Microsoft Joins W3C SVG Working Group

Microsoft is joining the W3C SVG Working Group. Presumably that means there’s some interest in SVG for IE or Silverlight or both. I wonder what led to the change of heart.

I pretty much wrote off any chance of SVG being mainstream in 2005 when Adobe bought Macromedia. Adobe was previously somewhat of a SVG pusher, but Macromedia obviously is the home of Flash. As expected the SVG love dried up. The gap that Adobe filled was adding support for SVG to IE. If IE supports it natively that’s a game changer.

Gecko already has decent support for SVG. WebKit has support for a while. Opera has support as well. Without analyzing in too much detail there should be a subset that’s usable across current browsers and hopefully IE by the time IE 9.0 ships.

I must admit given the choice I’m still more interested in Microsoft supporting <canvas/>, but no word on that as of yet. I’m still hopeful.

Hooray for web standards!

Flash For iPhone

Gear Live is reporting that Flash for the iPhone is coming. Given how many times rumors like this come around, I’m slightly skeptical until I actually see confirmation for myself.

That said, if there is an implementation, I suspect it will be a special mobile version, and very MPEG-4 centric. By that I mean H.264 as the encouraged (if not only) video encoding, and AAC as the preferred audio format, with MP3.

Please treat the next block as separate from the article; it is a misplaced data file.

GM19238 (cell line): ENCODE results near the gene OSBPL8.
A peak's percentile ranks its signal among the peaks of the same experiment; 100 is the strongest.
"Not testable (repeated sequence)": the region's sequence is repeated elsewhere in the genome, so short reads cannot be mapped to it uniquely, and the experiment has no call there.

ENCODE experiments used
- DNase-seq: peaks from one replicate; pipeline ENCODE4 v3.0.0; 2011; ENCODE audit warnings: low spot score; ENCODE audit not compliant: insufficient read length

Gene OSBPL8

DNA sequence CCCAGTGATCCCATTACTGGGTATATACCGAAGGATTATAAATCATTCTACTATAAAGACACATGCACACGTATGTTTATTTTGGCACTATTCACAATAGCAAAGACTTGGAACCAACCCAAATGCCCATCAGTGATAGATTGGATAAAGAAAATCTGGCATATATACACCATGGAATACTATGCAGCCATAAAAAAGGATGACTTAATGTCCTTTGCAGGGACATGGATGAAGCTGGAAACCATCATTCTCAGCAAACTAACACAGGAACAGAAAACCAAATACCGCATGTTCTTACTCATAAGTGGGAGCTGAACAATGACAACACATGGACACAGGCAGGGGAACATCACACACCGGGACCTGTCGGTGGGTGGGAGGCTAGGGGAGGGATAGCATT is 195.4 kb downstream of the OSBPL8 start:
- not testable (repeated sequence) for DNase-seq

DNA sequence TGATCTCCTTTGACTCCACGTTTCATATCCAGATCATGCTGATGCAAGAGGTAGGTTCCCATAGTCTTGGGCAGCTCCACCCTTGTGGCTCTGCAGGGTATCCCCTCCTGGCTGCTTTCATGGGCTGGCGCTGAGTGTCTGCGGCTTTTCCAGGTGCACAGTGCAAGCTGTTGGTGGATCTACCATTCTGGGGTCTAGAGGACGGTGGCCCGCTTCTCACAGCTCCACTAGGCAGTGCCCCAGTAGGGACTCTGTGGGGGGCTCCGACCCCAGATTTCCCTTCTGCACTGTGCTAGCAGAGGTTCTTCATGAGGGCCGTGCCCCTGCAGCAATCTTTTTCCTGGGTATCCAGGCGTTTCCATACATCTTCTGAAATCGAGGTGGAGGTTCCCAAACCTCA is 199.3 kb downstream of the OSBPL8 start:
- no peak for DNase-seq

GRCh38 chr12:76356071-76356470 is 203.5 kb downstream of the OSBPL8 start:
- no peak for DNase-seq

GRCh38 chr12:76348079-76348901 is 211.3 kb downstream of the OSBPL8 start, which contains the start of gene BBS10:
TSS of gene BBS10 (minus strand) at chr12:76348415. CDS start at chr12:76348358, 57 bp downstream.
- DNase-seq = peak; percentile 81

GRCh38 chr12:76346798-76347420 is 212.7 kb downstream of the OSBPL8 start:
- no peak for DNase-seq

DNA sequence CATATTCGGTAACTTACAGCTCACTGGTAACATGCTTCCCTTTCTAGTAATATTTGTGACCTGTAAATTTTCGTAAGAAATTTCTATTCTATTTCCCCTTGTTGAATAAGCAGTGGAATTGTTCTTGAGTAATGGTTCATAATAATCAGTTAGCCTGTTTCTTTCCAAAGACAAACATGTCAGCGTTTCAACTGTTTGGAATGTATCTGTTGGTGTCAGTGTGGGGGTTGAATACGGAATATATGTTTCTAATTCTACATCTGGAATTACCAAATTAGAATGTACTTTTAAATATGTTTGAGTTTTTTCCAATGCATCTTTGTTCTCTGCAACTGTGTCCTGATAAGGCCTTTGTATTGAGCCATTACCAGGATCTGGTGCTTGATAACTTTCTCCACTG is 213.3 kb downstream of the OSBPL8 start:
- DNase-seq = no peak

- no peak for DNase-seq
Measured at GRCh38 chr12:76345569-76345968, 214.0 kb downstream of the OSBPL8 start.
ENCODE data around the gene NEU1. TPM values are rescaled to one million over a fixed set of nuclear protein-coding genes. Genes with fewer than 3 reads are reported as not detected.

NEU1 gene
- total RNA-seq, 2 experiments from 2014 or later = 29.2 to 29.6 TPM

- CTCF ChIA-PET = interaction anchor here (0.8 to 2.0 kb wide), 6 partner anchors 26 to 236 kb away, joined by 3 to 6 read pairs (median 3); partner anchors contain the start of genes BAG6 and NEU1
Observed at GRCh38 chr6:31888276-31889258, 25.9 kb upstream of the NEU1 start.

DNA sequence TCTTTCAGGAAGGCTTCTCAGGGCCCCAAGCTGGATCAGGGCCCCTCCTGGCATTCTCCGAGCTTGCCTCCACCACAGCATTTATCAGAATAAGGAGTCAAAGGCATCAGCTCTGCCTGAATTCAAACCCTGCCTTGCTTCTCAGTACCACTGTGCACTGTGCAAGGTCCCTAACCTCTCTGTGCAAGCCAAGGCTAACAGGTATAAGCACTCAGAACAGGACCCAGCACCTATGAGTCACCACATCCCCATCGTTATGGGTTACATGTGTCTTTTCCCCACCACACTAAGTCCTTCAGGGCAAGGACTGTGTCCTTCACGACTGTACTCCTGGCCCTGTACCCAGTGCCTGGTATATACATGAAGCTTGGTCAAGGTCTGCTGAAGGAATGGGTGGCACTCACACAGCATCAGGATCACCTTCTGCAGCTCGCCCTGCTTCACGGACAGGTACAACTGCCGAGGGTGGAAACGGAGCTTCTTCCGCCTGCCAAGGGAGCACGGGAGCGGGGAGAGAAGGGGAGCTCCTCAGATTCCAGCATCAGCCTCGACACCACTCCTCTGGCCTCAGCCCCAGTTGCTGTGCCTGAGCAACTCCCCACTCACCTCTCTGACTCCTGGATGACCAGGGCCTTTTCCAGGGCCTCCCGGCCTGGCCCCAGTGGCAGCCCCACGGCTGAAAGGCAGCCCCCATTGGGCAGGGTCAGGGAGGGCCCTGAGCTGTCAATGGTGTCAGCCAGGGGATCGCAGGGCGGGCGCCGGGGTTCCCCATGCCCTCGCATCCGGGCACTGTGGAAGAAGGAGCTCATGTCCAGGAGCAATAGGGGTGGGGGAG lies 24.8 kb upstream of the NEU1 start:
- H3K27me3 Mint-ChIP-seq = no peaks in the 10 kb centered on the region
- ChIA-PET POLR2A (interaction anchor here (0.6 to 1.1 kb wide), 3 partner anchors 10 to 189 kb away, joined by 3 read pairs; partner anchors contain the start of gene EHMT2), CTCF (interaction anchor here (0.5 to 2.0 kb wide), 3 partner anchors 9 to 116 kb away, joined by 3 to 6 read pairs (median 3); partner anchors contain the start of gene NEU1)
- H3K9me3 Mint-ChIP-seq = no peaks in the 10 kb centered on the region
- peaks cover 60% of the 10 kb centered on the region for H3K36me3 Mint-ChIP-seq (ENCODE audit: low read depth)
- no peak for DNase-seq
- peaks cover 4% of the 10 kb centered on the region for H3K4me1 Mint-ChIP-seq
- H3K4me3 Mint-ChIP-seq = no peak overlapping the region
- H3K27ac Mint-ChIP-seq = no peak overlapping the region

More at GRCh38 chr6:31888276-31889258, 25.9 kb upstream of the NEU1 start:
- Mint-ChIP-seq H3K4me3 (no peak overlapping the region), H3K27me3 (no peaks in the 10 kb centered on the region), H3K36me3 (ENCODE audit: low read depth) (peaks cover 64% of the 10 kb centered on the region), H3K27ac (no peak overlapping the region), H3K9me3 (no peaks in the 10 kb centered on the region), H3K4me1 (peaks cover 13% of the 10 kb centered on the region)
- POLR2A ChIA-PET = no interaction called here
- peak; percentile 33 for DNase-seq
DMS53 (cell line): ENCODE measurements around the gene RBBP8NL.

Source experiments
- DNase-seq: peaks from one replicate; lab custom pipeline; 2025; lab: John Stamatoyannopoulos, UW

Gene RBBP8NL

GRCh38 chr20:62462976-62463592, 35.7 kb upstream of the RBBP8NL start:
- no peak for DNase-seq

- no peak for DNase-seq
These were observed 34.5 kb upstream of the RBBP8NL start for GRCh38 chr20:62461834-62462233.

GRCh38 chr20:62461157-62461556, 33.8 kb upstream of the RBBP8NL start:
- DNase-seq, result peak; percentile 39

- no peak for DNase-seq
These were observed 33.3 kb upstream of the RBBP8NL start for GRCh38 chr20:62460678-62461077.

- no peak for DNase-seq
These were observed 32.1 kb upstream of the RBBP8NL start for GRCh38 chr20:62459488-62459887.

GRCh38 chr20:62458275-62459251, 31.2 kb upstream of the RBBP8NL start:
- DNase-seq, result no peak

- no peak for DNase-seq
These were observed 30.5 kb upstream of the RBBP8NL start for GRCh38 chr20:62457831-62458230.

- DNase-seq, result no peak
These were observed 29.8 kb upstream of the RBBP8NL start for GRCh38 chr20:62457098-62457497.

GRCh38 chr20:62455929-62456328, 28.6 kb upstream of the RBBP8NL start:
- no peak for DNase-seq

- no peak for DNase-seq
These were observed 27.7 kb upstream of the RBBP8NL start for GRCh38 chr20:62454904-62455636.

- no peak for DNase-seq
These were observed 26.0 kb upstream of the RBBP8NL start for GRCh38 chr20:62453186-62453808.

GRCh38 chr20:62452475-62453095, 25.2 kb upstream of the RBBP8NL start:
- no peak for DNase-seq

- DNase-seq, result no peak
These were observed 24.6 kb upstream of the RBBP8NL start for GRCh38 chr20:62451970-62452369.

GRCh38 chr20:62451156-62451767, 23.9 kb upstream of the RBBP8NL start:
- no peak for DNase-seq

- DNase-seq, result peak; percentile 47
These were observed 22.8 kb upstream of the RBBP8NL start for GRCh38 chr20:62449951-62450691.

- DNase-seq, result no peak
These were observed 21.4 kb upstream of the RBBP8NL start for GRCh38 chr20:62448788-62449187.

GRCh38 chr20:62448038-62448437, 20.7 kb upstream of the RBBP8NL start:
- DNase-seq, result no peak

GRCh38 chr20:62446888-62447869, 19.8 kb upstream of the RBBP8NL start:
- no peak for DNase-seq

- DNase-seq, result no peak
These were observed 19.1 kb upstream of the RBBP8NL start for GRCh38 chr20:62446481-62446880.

There’s a simple reason for this. AAC, MP3, and H.264 can be processed using hardware decoding. This means the CPU isn’t needed, resulting in lower power consumption. Many mobile devices have specific hardware for this reason. There is unknown hardware in the iPhone, which may very well be for hardware decoding.

By leveraging hardware decoding it allows Apple to offer things like video without sacrificing thermals or battery life. Since Flash can now use H.264 as well, it could offload some of that complicated processing. The CPU itself contains PowerVR MBX 3D graphics.

This could allow for most Flash to work, with much lower power consumption. The downside to this is that VP6 encoded video wouldn’t be able to use hardware decoding. For many online video sites (which use VP6 since H.264 is still very new) you’d have to run off of the CPU meaning more thermals and power consumption. A notable exception is YouTube, which thanks to Google’s work with the Apple apparently uses H.264 by means of a custom application.

Adobe Buys Macromedia

I didn’t expect to see that in the news this morning (hat tip glazou), but I did expect it to happen years ago. The two companies just seem complementary. As proof of that I’ve often heard people confuse the companies and their products. This is big news for the industry as a whole. I can see many things changing:

  • Daniel Glazman mentions that there’s likely only room for 1 html editor. Go Live or DreamWeaver. I’m personally going to suggests DreamWeaver survives. Simply because it’s more robust. It’s advanced features such as editing code, php, etc. are much better than Go Live. It reaches a larger market. As for the impact on NVU? Well I guess that remains to be seen. I guess people will now be looking to see if DreamWeaver will be the only real commercial game in town.